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Evans v. Groom

United States District Court, E.D. North Carolina, Southern Division

June 25, 2017

GEORGE REYNOLD EVANS, Plaintiff,
v.
MICHAEL GROOM; CITY OF JACKSONVILLE, NC; CHRISTOPHER CAPPS; WILLIAM RICHARDSON; JASON WEISINGER; DEPUTY ROY MCPHERSON; MASTER SGT. JOE BYRD; DEPUTY JUSTIN HERN; LT. JEREMY BARBER; MASTER SGT. DWAYNE BARNES; DEPUTY STEVE NOBLES; and COLUMBUS COUNTY SHERIFF LEWIS HATCHER; Defendants.

          ORDER

          TERRENCE W. BOYLE UNITED STATES DISTRICT JUDGE.

         This matter is before the Court on motions to dismiss by defendants and plaintiffs response to the notice of removal and motion to amend his complaint. The appropriate responses and replies have been filed and the matters are ripe for adjudication. For the reasons that follow, plaintiffs motions are denied and defendants' motions to dismiss are granted in part.

         BACKGROUND

         Plaintiff, proceeding pro se, filed this action on November 30, 2016, in Onslow County, North Carolina alleging claims arising out of an incident which occurred on March 30, 2014. During the incident, plaintiff was involved in a high speed chase with members of the Columbus County Sheriffs Office, the City of Jacksonville Police Department, and the State Highway Patrol. The chase ended when plaintiff exited his vehicle; plaintiff was ultimately shot by law enforcement officers and was struck by approximately forty-three rounds. Plaintiff has alleged federal constitutional claims for excessive force, violation of his due process rights, and violation of his equal protection rights. Plaintiff has further alleged that the Columbus County Sheriffs Office maintains unconstitutional practices, policies, or customs and that the Sheriff has supervisory liability over its deputies. Finally, plaintiff has alleged state law tort and negligence claims. Defendants removed plaintiffs action to this Court on the basis of its federal question jurisdiction. 28 U.S.C. § 1331; 1441.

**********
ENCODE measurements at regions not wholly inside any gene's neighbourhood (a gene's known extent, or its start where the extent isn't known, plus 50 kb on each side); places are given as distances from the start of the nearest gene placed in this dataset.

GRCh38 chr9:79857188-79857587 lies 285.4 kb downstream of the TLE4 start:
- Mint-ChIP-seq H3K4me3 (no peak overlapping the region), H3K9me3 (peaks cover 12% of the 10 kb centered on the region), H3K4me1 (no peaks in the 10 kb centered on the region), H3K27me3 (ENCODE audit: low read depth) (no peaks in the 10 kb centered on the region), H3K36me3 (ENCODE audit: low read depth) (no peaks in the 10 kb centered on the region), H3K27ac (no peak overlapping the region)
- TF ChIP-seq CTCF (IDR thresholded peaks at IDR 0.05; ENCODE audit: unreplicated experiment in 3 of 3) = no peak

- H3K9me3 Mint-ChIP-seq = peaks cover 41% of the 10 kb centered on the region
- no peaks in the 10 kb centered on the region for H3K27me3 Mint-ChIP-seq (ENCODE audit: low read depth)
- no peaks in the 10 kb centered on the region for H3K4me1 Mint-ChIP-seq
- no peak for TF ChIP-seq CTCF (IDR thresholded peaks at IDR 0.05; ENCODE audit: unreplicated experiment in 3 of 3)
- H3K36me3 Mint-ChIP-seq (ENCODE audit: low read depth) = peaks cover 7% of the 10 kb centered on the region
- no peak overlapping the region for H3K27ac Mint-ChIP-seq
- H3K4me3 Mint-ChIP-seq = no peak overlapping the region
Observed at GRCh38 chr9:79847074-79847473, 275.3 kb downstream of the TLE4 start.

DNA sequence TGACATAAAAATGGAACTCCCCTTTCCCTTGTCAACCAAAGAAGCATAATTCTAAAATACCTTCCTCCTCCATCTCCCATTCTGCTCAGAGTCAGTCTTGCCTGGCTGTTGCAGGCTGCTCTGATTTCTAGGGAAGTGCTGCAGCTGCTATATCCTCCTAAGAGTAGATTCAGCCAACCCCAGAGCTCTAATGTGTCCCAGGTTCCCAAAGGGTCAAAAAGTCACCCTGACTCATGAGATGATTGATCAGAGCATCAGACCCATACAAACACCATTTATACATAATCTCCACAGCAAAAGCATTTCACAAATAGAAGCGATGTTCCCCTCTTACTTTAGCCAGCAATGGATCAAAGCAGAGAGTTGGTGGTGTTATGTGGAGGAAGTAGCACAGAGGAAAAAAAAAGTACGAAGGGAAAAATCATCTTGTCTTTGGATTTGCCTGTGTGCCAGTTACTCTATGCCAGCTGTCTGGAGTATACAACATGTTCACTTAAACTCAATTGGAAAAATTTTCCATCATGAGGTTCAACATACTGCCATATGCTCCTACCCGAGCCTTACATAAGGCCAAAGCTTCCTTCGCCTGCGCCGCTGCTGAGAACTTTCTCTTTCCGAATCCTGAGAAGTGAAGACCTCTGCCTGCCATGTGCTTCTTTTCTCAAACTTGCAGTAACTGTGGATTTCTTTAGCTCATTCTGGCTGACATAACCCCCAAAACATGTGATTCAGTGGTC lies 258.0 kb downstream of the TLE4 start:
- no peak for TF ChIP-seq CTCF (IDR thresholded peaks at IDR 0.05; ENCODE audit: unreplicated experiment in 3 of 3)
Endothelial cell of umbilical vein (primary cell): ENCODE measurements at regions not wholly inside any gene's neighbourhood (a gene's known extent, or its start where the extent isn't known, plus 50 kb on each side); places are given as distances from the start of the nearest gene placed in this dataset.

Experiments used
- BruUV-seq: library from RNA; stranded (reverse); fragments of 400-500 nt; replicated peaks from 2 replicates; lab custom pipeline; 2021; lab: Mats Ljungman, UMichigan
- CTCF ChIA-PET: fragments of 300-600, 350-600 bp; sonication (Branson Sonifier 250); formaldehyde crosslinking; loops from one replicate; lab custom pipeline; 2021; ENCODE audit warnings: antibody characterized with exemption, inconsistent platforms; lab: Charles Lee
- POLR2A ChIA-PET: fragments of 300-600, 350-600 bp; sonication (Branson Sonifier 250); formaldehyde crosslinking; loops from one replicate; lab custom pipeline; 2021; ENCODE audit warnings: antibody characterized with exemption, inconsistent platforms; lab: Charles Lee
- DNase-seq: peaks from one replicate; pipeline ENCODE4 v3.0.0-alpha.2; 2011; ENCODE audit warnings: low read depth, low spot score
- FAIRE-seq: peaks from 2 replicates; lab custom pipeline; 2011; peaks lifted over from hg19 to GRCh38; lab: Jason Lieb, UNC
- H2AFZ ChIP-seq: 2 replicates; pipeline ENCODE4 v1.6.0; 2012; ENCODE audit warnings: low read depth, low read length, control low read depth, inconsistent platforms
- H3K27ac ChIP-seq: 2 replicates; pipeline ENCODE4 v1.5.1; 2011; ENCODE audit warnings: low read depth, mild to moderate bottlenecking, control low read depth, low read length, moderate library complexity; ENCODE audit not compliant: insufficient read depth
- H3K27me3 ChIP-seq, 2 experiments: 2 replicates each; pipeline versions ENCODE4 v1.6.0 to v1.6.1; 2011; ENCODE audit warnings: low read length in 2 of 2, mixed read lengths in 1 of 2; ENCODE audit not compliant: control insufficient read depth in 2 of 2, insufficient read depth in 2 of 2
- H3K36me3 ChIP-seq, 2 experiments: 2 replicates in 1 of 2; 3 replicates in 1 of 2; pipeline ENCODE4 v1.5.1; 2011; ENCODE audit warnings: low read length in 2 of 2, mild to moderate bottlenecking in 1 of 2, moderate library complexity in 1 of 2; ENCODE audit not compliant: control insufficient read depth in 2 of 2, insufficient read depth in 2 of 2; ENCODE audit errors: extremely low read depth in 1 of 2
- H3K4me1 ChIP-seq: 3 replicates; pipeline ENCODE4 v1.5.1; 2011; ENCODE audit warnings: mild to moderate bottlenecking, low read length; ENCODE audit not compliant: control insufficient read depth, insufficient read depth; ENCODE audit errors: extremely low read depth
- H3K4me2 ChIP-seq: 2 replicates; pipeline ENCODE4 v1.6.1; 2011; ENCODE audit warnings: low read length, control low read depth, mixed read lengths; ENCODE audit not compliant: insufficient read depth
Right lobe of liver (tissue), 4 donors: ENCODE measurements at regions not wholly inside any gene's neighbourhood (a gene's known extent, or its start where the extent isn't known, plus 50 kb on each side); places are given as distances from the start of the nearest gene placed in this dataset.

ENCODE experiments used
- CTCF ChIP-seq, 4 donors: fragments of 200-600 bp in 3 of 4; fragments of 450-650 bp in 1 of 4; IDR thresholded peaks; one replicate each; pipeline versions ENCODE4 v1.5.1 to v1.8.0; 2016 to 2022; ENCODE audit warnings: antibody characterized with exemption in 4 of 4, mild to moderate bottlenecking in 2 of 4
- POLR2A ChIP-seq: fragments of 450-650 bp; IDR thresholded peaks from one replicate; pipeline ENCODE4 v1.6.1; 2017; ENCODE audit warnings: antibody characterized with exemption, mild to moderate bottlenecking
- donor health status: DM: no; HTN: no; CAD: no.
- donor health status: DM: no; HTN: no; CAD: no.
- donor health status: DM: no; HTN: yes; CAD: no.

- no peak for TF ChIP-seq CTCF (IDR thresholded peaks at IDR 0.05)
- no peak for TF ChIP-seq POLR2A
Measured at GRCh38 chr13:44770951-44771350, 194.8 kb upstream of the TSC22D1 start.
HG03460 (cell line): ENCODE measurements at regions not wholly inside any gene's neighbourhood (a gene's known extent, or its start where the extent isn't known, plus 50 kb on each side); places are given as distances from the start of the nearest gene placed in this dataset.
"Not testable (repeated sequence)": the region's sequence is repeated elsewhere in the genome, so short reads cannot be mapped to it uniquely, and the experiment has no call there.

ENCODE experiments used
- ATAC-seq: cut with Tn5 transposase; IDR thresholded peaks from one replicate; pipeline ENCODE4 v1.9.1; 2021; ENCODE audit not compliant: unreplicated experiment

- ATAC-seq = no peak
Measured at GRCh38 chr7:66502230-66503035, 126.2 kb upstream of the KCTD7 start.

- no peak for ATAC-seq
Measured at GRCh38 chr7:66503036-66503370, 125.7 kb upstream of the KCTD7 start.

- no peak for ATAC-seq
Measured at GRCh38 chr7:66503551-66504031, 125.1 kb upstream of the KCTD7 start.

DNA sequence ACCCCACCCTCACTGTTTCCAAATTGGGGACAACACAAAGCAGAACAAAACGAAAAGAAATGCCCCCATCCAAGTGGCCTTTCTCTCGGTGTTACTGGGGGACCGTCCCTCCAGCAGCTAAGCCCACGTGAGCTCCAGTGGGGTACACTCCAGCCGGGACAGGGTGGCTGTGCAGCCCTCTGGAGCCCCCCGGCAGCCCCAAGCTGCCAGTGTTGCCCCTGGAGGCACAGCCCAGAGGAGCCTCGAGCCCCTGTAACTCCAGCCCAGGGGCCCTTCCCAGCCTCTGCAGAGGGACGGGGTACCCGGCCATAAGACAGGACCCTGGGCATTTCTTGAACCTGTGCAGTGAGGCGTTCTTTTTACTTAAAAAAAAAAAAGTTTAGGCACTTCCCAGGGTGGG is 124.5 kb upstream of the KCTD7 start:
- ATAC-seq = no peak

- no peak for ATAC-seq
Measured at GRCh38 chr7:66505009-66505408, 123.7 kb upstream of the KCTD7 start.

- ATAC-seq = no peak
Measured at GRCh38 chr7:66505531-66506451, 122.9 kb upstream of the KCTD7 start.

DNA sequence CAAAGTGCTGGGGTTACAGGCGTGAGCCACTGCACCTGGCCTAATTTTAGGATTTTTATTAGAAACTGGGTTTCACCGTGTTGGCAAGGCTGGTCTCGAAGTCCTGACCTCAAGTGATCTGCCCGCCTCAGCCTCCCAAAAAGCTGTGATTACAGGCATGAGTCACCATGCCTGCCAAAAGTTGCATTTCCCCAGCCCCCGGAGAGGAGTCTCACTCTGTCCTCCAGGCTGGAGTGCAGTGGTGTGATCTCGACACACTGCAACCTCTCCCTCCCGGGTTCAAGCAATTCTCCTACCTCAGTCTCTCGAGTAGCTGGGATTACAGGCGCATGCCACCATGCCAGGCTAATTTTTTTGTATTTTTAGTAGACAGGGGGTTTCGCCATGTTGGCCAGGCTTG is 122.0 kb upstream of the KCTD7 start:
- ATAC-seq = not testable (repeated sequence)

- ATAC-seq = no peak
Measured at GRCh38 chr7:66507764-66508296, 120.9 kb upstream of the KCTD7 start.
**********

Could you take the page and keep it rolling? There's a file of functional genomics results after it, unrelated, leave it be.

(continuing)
Prior to filing the instant action, plaintiff, again proceeding pro se, had in this Court filed a similar complaint against the same defendants as named herein. See Evans v. Capps, No. 7:15-CV-252-BO (E.D.N.C). That complaint also arises out of the same March 30, 2014, incident. Accordingly, all defendants in the instant action have moved to dismiss this case as duplicative, or in the alternative to stay this case or consolidate it with the earlier-filed action. Plaintiff has responded in opposition to the motions to dismiss. Plaintiff has further responded in opposition to removal, which the Court will construe as a motion to remand. Plaintiff further seeks to amend his complaint to allege only state law causes of action.

         DISCUSSION

         As it concerns this Court's jurisdiction over plaintiffs complaint, the Court addresses first plaintiffs motion to remand. Removal of a civil action from state court is only proper where the federal district courts would have original jurisdiction, 28 U.S.C. § 1441, and it is the burden of the removing party to show that jurisdiction lies in the federal court. Dixon v. Coburg Dairy, Inc., 369 F.3d 811, 816 (4th Cir. 2004) (en banc). Removal jurisdiction must be construed strictly in light of federalism concerns, and if jurisdiction in the federal district court is determined to be doubtful, remand is required. Mulcahey v. Columbia Organic Chems. Co., 29 F.3dl48, 151 (4th Cir. 1994).

         Plaintiff argues that he filed his state court action with the knowledge that he already had an action concerning these events pending in federal court, and he acknowledges that he has raised at least two federal claims in the instant complaint. It is plain from reviewing plaintiffs complaint that he has alleged causes of action arising under the United States Constitution and that removal was proper under 28 U.S.C. §§ 1441(a) and 1331. No defect in the removal process has been identified, and this Court's jurisdiction over plaintiffs complaint does not appear to be in doubt.